Sean left Jerry and the night crew to their work. Then he started pounding the streets, even though he was afraid he was already too late. Still, it never paid to give up before starting.
Thirty minutes later, he found a tall man with broad shoulders and sandy hair sitting alone in a nearby-and nearly empty-bar. One proudly advertising that it never closed and had remained open throughout hurricane Katrina.
Sean took the seat next to the man, whose fingers were threaded through his hair as he stared into his untouched beer.
’’Bad night?’’ Sean asked.
The guy started and stared at Sean, fear in his eyes. ’’Uh, yeah. Bad night.’’ He picked up the beer and consumed nearly the whole glass in a single swallow.
’’I'm a cop,’’ Sean told him. ’’What happened.’’
’’I didn't do anything, I swear. I'm an honor student.’’
’’Quarterback?’’ Sean said.
’’You any good?’’ Sean asked.
’’You bet,’’ he said proudly, seeming a little more at ease.
’’Want to tell me about tonight?’’
’’You wouldn't believe me.’’
’’Can a cop buy a guy a beers?’’
Sean motioned to the bartender, who set another beer in front of the blond man. ’’This is it,’’ he said, wincing. ’’I may never drink again. Worse than that, I may be afraid to get laid for the rest of my life.’’
’’She was gorgeous. We met in some bar. Started talking, drinking. She knew music...we danced. Drank some more. Then she told me she had a room. Next thing I know, she's trying to rip my throat out.’’
’’Some guy bursts into the room and they go at it-and I got the hell out. She was scary crazy. She'd had her teeth sharpened or something. And she must have been on steroids, because she was stronger than any guy I ever met. Stronger than the entire football team.’’
’’What about the guy who burst in on you? What happened to him?’’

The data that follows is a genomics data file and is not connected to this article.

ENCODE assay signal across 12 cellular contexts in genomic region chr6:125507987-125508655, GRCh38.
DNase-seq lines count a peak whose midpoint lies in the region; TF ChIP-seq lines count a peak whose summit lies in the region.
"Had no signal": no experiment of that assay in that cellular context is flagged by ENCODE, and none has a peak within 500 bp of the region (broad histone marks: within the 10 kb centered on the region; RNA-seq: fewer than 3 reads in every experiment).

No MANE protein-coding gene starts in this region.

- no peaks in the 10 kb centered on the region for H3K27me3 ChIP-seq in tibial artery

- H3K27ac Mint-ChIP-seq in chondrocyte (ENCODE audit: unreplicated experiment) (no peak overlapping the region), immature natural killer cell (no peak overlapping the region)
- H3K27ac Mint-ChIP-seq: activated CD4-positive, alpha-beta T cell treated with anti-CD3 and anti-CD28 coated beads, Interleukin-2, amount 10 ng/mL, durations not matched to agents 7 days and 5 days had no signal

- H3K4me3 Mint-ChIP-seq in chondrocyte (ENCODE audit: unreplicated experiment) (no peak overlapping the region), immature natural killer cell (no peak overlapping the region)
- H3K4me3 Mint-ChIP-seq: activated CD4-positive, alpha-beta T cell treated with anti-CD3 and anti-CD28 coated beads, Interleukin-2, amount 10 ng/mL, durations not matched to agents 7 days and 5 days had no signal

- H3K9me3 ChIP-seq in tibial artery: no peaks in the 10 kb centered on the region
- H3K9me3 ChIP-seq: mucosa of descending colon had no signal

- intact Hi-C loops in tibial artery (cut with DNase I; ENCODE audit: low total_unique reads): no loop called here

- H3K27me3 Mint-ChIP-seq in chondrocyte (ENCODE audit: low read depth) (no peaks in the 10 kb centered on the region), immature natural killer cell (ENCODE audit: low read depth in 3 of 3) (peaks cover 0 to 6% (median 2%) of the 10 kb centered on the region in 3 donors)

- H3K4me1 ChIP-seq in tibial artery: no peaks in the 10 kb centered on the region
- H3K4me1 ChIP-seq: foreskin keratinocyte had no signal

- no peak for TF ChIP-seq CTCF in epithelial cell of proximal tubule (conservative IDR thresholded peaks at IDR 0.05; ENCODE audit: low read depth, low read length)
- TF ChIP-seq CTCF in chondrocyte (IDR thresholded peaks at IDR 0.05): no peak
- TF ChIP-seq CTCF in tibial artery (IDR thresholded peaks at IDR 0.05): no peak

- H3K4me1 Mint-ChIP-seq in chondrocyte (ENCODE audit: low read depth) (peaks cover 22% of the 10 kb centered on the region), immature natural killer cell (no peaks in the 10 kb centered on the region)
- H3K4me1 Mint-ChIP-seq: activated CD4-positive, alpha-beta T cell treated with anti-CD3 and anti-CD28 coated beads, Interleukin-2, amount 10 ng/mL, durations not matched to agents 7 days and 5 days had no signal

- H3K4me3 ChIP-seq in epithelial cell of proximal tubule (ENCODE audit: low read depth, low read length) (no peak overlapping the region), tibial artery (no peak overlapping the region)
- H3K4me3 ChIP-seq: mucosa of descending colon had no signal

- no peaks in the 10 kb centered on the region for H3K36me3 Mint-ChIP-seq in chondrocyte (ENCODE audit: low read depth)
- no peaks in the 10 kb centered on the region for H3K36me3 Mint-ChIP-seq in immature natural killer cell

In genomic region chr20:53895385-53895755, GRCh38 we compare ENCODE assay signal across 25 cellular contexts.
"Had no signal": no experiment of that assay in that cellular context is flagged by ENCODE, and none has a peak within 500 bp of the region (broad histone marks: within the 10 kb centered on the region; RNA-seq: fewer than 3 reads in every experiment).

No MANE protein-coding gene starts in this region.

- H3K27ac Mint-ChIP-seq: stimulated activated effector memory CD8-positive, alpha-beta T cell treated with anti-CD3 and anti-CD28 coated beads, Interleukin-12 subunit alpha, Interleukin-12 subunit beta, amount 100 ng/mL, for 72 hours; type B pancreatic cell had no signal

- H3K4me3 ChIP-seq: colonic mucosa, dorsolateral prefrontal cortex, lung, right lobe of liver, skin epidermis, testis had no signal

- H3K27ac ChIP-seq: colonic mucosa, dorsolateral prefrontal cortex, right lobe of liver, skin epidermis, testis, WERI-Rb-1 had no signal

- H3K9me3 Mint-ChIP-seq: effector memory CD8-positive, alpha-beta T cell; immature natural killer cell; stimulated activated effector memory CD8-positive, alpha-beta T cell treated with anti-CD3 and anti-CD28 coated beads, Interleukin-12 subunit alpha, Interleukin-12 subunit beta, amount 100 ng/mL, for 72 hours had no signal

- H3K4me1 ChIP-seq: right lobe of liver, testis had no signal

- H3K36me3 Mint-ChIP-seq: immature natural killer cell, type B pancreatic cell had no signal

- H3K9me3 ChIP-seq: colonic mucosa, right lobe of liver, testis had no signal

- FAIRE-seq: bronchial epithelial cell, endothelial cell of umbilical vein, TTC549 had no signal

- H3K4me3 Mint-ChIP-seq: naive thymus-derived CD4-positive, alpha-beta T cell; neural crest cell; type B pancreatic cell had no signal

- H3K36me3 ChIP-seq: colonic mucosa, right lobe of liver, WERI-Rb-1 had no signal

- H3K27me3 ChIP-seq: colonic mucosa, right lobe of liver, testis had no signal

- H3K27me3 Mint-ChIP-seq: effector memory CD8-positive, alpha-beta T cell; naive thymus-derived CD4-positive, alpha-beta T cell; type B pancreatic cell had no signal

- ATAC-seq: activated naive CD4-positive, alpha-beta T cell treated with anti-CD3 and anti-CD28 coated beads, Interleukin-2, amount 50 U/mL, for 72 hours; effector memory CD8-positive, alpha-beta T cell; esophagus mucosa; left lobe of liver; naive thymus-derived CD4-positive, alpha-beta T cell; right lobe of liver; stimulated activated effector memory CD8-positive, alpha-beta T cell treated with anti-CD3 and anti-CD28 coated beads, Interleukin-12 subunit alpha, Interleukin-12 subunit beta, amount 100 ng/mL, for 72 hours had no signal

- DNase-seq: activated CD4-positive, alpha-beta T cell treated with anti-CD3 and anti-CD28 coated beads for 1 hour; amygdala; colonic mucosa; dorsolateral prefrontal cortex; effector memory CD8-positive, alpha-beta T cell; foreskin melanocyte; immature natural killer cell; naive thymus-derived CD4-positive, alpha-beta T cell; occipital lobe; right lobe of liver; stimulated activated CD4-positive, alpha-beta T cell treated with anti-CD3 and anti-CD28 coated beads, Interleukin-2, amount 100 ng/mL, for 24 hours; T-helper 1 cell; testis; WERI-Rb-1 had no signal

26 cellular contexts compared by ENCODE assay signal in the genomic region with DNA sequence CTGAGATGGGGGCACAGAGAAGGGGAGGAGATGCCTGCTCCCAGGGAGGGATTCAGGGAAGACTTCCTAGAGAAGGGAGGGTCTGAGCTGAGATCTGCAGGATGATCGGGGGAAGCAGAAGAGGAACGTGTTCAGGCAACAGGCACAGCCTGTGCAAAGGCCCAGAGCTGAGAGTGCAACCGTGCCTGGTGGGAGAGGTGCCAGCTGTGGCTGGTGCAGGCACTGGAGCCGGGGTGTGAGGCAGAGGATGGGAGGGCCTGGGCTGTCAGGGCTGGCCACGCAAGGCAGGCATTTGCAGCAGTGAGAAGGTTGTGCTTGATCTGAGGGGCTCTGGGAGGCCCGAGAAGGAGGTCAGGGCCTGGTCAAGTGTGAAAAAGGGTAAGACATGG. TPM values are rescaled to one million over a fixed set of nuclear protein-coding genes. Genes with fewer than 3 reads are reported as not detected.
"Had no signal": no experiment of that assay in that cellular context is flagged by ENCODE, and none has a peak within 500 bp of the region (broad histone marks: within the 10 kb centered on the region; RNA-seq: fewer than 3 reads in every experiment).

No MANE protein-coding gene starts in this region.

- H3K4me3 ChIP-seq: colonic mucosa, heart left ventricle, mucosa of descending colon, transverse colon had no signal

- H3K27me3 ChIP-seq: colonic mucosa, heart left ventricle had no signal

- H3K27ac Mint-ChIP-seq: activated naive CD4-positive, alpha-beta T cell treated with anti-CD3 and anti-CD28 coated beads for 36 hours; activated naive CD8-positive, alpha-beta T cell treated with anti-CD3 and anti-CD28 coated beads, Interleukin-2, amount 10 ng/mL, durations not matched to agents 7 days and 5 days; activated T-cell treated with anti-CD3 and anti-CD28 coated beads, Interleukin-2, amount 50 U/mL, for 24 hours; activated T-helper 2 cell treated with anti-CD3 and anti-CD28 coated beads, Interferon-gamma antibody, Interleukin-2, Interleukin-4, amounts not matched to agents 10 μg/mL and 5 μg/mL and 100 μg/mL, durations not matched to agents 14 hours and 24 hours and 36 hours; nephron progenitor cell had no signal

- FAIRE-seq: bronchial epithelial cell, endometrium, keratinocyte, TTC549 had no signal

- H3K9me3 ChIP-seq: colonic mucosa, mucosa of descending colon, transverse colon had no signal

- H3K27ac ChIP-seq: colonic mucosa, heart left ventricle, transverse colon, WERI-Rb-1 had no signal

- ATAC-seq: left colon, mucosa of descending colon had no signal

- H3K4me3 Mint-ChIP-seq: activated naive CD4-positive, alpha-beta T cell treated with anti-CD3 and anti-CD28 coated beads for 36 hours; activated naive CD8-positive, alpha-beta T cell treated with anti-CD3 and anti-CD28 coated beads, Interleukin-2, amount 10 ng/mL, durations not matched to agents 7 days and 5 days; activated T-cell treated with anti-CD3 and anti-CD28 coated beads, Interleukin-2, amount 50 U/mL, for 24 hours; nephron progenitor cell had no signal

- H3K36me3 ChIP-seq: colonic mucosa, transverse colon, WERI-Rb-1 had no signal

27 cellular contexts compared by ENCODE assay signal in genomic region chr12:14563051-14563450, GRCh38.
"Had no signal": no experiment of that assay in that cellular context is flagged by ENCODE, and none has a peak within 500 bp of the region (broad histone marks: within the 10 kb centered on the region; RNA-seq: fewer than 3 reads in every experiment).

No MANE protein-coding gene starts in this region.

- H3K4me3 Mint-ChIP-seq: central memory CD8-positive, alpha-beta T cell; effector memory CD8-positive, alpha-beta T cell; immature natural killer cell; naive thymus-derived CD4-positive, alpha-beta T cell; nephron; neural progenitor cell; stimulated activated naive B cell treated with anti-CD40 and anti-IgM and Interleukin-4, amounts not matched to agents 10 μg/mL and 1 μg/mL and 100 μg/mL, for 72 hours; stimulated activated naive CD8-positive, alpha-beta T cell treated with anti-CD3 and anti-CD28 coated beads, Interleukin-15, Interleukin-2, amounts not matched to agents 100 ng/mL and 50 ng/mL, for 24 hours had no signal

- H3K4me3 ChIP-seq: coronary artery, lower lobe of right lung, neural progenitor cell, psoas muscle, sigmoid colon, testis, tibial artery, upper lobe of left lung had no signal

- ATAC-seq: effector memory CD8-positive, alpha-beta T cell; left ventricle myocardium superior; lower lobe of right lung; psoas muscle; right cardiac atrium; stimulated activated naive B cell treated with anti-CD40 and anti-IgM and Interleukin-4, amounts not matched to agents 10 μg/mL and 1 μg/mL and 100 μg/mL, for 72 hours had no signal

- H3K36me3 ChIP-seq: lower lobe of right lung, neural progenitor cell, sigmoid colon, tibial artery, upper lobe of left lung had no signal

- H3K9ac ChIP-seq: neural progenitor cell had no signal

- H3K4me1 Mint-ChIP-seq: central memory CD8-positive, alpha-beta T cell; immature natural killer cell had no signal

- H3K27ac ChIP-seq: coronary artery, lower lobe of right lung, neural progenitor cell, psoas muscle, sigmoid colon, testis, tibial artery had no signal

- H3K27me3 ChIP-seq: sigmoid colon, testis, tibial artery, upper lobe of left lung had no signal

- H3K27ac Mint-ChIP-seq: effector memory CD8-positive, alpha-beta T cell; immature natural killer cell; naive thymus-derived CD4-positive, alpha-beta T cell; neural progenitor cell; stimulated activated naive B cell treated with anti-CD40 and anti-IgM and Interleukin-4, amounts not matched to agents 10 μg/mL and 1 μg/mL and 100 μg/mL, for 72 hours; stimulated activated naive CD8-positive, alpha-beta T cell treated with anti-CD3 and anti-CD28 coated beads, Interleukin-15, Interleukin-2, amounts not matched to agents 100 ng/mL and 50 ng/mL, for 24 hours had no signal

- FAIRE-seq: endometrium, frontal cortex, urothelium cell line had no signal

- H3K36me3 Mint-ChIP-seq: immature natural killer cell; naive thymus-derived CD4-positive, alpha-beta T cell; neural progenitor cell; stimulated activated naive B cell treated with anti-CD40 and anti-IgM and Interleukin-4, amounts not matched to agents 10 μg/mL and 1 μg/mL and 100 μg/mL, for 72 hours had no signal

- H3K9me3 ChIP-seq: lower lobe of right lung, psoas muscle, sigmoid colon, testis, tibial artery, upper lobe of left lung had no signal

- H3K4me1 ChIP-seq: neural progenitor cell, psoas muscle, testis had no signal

’’I don't know. Like I said, I got the hell out. That's the truth, I swear it. Please...that's all I know. I've never run so fast in my life. Please, don't arrest me. I wasn't doing anything illegal.’’
’’I'm not going to arrest you,’’ Sean told him.
The kid lowered his head. ’’After this bear, I'll never drink again, and I'll never pick up a strange girl again, either. I don't care how good she looks.’’
Sean set a hand on the other man's shoulder. ’’I wouldn't go telling all your buds on the team about this, if I were you.’’
The young man looked at him with sheer horror. ’’Oh, God, no!’’
’’Good. Here's my card. You have any more trouble, give me a call.’’
’’Thanks.’’ The kid offered his hand. ’’I'm Nate Herman. And...thanks. I don't know who that guy was, but...he saved my life. I'm telling you, she had fangs. And she wanted to rip my throat out.’’
’’Why don't you finish up that beer and I'll drop you off at your dorm?’’
When they left, the sun was coming up.
Sean was relieved but still wary.
The sun was no guarantee the world was a safe place. He knew that all too well.
Lauren wouldn't have believed it was possible, but she actually fell back to sleep. Mark was glad;she had seemed keyed up but, beneath that, extremely tired.
As for Deanna...
With Jonas in the house, she seemed to have made a miraculous recovery. The nurse who'd come by a little while ago had told them that she didn't think Deanna needed continued medical visitations. That was a relief, Mark thought. He didn't like having outsiders in the house.
It was midmorning before he got the chance to talk to Jonas. And that was after he spent some time on the phone with Sean Canady, who asked him to try hard not to break any more windows. Or to fall four floors from a building and then put a stake through what appeared to be a young woman's heart in public.